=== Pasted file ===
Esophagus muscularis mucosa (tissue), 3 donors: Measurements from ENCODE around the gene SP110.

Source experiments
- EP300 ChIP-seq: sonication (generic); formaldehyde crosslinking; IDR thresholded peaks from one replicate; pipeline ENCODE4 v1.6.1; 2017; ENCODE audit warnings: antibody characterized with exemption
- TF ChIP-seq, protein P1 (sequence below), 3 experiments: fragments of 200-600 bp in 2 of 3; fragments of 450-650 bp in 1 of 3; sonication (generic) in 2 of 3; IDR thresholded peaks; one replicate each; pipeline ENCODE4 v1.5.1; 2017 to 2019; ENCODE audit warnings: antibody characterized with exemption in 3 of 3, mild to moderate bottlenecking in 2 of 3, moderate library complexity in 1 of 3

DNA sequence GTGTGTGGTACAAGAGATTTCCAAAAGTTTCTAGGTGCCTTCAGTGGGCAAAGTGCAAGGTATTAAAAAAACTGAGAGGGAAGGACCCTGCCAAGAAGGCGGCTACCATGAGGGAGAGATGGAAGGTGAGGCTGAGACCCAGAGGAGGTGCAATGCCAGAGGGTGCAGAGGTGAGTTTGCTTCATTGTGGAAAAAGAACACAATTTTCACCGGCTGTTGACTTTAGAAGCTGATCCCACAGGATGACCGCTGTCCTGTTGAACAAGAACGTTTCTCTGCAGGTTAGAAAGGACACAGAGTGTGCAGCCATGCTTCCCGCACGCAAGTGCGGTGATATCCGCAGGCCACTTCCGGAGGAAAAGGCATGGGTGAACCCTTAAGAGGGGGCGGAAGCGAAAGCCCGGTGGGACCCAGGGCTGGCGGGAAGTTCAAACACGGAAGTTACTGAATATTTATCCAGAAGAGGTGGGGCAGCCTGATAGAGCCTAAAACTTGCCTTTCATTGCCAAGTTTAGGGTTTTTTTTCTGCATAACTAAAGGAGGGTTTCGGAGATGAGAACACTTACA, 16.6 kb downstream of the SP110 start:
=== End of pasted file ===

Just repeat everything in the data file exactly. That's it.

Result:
Esophagus muscularis mucosa (tissue), 3 donors: Measurements from ENCODE around the gene SP110.

Source experiments
- EP300 ChIP-seq: sonication (generic); formaldehyde crosslinking; IDR thresholded peaks from one replicate; pipeline ENCODE4 v1.6.1; 2017; ENCODE audit warnings: antibody characterized with exemption
- TF ChIP-seq, protein P1 (sequence below), 3 experiments: fragments of 200-600 bp in 2 of 3; fragments of 450-650 bp in 1 of 3; sonication (generic) in 2 of 3; IDR thresholded peaks; one replicate each; pipeline ENCODE4 v1.5.1; 2017 to 2019; ENCODE audit warnings: antibody characterized with exemption in 3 of 3, mild to moderate bottlenecking in 2 of 3, moderate library complexity in 1 of 3

DNA sequence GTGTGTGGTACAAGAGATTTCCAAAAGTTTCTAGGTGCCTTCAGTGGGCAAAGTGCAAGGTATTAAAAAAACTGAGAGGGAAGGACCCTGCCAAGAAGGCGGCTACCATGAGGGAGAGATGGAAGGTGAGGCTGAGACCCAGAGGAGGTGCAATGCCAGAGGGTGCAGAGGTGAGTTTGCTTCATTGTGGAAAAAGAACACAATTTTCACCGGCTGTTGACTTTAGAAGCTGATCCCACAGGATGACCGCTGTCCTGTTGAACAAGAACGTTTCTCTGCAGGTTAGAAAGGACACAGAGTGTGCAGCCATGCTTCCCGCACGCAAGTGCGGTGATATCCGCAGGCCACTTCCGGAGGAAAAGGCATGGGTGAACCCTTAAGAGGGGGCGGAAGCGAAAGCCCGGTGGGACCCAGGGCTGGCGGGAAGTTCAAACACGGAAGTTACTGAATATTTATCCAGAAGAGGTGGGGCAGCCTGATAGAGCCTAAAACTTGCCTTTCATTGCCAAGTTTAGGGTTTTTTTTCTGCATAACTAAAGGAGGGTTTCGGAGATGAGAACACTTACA, 16.6 kb downstream of the SP110 start: